Now that the novelty factor of 4K displays has started to wear off, high-end monitor manufacturers are engaged in a fierce price race to the bottom. With Black Friday nigh, you can expect massive discounts over the next few weeks.
But if you’re itching to pair that new GeForce GTX 980-powered desktop with a cutting-edge, semi-affordable screen today, you can’t do much better than Dell’s latest Ultra HD offerings.
Quick math quiz – exactly how sharp does a resolution of 3,840 x 2,160 pixels look on 23.8 inches of screen? Short answer – very. Long answer – 185 ppi pixel density, over 8 million pixels in total, four times the image clarity of a Full HD monitor. Dell’s monitor also has near-perfect color coverage, at 99 percent of sRGB.
Dell’s P2415Q emits light at a moderate 300 cd/m2 brightness level, has an uber-fast response time of around 8ms and can display 1.07 billion colors. It uses In-plane switching (IPS) technology, not a twisted nematic (TN) panel, so all the bold claims above claims should check out in real-life use.
Tipping the scales at a little over 7 pounds all by itself, the 24-inch 4K monitor can easily fit on your wall with a Vesa mount, or propped up its sturdy, sleek stand with tilt, pivot and swivel functions. Aesthetically, the P2415Q doesn’t exactly stand out, but the slim black bezels look handsome enough.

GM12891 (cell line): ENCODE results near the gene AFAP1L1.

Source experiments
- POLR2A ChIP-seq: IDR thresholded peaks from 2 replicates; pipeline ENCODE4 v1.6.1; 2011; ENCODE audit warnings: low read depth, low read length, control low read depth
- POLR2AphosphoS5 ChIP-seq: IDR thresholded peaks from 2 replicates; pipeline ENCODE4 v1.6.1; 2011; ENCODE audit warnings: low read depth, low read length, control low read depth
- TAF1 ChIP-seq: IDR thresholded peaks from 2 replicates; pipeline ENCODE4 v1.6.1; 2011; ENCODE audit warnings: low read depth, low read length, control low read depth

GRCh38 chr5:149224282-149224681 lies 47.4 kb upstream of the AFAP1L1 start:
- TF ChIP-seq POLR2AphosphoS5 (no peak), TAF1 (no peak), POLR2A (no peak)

Connectivity-wise there’s only one biggie missing; HDMI 2.0 support. You get plenty of options nevertheless including standard HDMI, four USB 3.0 connectors, a full-sized DisplayPort and MiniDP. All for $599.99, available now online.
Its big brother, the 27-inch P2715Q, isn’t too pricey either, going for $699.99. Basically an overgrown clone of the P2415Q, the 27 incher sports the same exact pixel count, color accuracy, stand adjustability and connectivity options. That means its image may not look quite a sharp because it has fewer pixels per inch, but in return you receive a much larger screen.
The P2715Q also boosts brightness to 350 cd/m2, while increasing response times by a millisecond. So how about it, will you go with the extra screen real estate of the 27 incher, or the unbeatable affordability of the 24?